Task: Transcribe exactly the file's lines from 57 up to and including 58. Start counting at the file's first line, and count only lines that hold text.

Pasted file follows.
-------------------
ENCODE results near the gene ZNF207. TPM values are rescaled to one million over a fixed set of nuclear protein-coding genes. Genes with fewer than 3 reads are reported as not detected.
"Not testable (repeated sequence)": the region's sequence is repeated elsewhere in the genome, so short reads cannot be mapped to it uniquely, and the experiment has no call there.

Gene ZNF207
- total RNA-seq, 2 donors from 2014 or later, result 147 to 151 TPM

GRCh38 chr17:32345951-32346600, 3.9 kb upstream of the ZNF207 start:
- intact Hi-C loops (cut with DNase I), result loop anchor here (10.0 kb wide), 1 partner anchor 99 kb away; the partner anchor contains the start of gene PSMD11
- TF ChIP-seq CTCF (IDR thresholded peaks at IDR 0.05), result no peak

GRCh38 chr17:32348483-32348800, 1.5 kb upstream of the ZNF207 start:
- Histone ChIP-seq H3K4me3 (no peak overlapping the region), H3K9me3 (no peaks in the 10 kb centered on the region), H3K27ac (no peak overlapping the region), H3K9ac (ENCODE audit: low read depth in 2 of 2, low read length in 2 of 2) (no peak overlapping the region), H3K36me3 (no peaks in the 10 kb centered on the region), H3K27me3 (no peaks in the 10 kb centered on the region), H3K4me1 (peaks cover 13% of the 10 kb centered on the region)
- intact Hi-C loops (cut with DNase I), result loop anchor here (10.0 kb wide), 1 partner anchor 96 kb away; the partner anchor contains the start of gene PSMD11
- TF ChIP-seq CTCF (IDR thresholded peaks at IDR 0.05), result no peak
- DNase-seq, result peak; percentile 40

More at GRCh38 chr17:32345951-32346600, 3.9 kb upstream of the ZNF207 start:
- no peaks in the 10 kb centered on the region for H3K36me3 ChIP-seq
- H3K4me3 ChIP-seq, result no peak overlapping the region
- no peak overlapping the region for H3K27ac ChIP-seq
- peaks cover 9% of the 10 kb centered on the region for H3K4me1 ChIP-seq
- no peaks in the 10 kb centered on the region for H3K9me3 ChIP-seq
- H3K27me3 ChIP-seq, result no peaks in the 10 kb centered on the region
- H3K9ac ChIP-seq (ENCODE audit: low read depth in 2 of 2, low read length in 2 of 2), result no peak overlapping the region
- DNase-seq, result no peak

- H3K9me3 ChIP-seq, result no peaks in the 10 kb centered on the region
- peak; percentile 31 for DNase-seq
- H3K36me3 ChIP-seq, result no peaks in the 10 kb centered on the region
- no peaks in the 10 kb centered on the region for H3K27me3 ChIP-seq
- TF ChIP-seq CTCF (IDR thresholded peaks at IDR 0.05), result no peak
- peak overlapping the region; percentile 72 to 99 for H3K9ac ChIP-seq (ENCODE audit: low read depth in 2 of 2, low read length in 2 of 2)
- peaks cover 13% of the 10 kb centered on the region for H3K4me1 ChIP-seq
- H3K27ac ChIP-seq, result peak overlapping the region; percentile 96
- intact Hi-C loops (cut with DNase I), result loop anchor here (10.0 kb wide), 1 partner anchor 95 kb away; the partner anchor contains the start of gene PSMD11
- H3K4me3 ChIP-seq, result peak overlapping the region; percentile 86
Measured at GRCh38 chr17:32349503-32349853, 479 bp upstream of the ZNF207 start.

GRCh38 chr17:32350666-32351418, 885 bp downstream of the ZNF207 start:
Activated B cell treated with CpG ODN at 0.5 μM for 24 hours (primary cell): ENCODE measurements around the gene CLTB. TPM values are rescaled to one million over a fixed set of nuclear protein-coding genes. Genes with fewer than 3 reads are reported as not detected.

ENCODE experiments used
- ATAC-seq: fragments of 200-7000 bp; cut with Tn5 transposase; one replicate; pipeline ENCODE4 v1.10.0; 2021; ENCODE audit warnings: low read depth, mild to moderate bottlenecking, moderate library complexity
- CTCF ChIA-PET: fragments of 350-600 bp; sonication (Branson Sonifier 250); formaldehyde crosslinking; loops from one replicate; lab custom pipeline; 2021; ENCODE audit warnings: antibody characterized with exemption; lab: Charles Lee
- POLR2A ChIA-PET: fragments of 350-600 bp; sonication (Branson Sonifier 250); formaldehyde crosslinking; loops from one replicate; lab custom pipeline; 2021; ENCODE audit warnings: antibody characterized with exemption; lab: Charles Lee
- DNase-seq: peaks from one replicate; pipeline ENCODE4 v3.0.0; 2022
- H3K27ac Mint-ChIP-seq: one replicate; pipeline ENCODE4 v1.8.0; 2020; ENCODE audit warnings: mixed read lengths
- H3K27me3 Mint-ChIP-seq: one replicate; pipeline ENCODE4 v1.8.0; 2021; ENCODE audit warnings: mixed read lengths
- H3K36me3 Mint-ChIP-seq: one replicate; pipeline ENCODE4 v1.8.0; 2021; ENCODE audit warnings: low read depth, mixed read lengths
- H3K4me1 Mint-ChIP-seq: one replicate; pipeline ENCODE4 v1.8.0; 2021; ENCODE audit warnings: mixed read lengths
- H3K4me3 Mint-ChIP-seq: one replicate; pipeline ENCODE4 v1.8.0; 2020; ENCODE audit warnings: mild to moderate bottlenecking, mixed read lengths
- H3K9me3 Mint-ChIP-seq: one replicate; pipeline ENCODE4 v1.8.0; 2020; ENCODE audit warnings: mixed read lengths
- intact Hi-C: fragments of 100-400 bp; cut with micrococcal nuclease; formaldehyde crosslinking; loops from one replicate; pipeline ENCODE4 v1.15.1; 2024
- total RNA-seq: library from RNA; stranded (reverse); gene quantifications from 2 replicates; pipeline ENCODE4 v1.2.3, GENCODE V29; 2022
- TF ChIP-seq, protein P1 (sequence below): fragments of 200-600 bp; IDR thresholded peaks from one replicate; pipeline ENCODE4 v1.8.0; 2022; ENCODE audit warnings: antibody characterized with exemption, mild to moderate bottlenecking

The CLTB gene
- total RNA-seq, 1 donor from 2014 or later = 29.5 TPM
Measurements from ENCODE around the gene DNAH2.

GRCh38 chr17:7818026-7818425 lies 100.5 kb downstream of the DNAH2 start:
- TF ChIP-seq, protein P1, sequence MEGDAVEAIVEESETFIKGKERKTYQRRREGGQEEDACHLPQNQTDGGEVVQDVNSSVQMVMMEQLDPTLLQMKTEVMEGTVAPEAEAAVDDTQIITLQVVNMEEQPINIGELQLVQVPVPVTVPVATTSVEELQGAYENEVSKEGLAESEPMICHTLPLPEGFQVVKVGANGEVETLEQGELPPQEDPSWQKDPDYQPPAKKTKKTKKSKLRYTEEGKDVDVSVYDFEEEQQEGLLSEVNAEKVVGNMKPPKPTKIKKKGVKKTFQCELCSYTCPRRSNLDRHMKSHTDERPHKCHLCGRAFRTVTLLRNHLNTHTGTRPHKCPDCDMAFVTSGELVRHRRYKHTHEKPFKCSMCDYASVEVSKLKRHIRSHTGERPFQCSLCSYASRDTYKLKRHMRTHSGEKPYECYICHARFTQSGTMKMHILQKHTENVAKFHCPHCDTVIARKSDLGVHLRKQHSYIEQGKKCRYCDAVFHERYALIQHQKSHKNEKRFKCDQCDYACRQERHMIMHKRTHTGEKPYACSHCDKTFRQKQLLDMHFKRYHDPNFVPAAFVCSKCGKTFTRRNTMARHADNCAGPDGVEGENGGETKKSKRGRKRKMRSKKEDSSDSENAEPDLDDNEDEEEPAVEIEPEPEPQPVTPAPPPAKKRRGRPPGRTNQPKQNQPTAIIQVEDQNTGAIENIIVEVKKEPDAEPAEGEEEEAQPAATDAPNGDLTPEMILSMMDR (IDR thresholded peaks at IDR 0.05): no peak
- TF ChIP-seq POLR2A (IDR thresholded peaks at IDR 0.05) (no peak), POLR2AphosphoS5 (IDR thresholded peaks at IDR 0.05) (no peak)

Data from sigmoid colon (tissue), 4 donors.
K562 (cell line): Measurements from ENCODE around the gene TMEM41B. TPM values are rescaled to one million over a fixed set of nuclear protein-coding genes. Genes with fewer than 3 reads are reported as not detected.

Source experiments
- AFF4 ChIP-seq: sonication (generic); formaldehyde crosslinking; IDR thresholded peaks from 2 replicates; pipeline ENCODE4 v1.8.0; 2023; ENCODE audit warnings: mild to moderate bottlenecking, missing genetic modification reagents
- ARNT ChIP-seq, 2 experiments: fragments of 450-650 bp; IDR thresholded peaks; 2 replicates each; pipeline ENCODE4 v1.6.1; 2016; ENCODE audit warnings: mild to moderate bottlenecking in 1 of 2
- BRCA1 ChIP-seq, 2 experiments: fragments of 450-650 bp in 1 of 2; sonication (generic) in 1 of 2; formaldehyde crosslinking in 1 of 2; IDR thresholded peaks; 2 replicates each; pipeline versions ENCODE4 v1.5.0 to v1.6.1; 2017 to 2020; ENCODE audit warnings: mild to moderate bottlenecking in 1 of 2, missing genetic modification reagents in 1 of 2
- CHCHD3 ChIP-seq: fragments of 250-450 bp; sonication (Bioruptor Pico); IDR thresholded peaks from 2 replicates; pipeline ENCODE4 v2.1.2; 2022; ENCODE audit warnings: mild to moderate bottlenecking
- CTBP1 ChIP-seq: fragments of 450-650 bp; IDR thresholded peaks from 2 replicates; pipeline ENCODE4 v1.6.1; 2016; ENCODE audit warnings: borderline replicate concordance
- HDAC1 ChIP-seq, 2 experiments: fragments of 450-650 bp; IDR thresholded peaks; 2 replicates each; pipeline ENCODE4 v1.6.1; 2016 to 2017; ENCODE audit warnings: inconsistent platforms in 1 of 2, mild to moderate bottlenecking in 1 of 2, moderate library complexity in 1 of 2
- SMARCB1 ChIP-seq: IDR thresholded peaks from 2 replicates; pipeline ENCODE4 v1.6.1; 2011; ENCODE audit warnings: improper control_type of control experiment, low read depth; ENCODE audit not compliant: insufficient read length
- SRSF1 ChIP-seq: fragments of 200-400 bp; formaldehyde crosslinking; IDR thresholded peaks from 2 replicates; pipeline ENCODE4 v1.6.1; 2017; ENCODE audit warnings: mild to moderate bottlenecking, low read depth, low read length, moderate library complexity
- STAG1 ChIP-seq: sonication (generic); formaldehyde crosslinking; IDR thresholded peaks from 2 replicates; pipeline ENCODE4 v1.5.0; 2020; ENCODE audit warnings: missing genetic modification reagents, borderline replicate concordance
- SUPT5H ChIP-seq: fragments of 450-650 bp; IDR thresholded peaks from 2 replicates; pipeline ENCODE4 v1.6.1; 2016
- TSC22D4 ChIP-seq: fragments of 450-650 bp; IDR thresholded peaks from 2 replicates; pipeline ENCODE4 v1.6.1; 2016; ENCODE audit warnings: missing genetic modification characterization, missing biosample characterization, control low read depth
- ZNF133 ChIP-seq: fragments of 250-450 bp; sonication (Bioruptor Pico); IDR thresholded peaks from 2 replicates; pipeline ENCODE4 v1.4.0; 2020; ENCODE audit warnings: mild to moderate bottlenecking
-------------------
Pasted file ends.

Source experiments
- AFF4 ChIP-seq: sonication (generic); formaldehyde crosslinking; IDR thresholded peaks from 2 replicates; pipeline ENCODE4 v1.8.0; 2023; ENCODE audit warnings: mild to moderate bottlenecking, missing genetic modification reagents